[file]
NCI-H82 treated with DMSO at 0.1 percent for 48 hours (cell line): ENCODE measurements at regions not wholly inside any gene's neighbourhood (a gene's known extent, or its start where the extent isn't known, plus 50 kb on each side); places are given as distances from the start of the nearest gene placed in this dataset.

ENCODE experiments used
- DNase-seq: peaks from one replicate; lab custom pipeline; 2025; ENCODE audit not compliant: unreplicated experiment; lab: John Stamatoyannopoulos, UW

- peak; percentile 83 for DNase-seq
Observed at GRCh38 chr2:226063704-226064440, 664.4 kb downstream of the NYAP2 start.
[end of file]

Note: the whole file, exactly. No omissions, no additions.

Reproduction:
NCI-H82 treated with DMSO at 0.1 percent for 48 hours (cell line): ENCODE measurements at regions not wholly inside any gene's neighbourhood (a gene's known extent, or its start where the extent isn't known, plus 50 kb on each side); places are given as distances from the start of the nearest gene placed in this dataset.

ENCODE experiments used
- DNase-seq: peaks from one replicate; lab custom pipeline; 2025; ENCODE audit not compliant: unreplicated experiment; lab: John Stamatoyannopoulos, UW

- peak; percentile 83 for DNase-seq
Observed at GRCh38 chr2:226063704-226064440, 664.4 kb downstream of the NYAP2 start.